Illinois Central Railroad v. Illinois Commerce Commission, 375 Ill. 585 (1941)

Feb. 18, 1941 · Illinois Supreme Court · No. 25950
375 Ill. 585

(No. 25950.

The Illinois Central Railroad Company et al. Appellees, vs. The Illinois Commerce Commission, Appellant.

Opinion filed February 18, 1941.

John E. Cassidy, Attorney General, (Harry R. Booth, and George H. O’Brien, of counsel,) for appellant.

Joseph H. Wright, (Edward C. Craig, Vernon W. Foster, Charles E. Feirich, and Helm & Helm, of counsel,) for appellees.

Mr. Justice Farthing

delivered the opinion of the court:

The Illinois Central Railroad Company and the Railway Express Agency, Inc., petitioned the Illinois Commerce *586Commission for authority to close the railroad’s agency at Big Bay- in Massac county, and to substitute therefor a prepay station. After a hearing the commission entered an order which denied the relief sought and ordered petitioners to continue operation of the station at Big Bay as an agency station. On appeal, the circuit court of Massac county set aside the order of the commission. Pursuant to the statute (Ill. Rev. Stat. 1939, chap. 111⅔, par. 73) the Commerce Commission has appealed from that order to this court.

The petition filed with the commission stated the public convenience and necessity no longer required the maintenance of the station at Big Bay as an agency station; that the cost of conducting business at that station is disproportionate to the amount of revenue which petitioners obtain from it and to the benefit the public derives from its maintenance; that the cost of continued maintenance of that station as an agency station is an unnecessary and undue burden on the interstate and intrastate business of petitioners and would be confiscatory. The petition further asserted that if the station were made a prepay station it would effect a material saving to petitioners and would not discommode the public or interfere with the duties and obligations of petitioners to the public, and that the same stops would continue to be made at the Big Bay station as before.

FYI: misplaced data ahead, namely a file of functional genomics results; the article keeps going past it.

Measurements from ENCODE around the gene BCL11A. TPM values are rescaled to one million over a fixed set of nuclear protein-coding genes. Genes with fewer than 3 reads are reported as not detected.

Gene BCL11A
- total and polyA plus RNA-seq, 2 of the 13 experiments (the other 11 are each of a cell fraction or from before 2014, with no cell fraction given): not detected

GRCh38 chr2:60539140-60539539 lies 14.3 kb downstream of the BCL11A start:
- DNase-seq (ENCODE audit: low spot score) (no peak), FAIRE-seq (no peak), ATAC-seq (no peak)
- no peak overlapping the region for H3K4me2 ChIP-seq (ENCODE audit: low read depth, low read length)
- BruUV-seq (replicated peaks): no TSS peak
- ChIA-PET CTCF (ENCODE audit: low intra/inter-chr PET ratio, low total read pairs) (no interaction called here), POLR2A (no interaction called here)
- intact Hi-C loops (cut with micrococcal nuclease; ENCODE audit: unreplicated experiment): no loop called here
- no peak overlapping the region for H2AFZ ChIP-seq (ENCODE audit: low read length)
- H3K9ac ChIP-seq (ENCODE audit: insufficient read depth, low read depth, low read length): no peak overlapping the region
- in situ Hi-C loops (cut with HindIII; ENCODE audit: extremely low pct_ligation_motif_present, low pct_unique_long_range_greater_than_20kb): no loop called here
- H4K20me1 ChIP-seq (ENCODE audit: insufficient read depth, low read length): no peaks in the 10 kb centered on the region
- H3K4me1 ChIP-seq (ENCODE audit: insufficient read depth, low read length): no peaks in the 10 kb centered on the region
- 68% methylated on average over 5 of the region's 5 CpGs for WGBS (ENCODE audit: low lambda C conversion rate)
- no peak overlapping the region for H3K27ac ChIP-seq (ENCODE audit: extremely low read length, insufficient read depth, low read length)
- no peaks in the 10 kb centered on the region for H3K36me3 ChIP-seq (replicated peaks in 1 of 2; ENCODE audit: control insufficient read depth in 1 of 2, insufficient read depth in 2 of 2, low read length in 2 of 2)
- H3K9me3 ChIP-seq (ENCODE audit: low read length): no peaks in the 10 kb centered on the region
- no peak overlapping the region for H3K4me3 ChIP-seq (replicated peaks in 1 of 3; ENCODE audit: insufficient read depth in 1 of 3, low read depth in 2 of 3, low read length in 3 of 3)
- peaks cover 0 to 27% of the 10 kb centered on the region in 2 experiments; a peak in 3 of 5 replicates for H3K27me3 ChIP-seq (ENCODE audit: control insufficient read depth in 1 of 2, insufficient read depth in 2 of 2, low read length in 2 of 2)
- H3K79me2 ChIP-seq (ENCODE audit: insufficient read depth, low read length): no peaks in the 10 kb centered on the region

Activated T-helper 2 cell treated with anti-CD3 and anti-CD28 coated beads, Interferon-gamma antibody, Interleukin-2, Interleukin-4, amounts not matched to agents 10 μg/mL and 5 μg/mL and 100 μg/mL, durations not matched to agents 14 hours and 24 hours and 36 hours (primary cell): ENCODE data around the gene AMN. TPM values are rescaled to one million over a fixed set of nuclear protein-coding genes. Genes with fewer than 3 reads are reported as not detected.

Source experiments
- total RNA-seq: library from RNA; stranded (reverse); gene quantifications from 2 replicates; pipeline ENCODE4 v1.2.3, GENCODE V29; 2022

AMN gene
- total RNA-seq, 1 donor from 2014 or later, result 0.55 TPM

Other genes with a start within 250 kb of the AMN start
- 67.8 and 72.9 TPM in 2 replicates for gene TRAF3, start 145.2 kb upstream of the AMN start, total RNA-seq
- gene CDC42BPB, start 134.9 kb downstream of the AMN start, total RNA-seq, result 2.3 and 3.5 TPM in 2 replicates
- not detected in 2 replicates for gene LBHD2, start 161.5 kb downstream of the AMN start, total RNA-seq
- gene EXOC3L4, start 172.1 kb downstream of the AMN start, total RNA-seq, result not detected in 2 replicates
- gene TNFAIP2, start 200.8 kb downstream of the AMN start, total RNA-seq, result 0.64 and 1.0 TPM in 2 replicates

The evidence introduced at the hearing shows that if the station at Big Bay were converted into a prepay station, without an agent, outgoing shipments would have to be sent collect and shipments to Big Bay would have to be prepaid. Less than carload shipments to Big Bay would be left in the unlocked station, which is a box car. The evidence introduced by the railroad company showed that the station at Big Bay is two miles south of Reevesville and five miles north of Round Knob, both of which are agency stations. The highway from Big Bay to Reeves-*587ville is gravel, and the one from Big Bay to Round Knob is partly gravel, partly dirt and partly concrete. The population of Big Bay is about 55. It has two grocery stores, in one of which a post-office is located. It has no bank.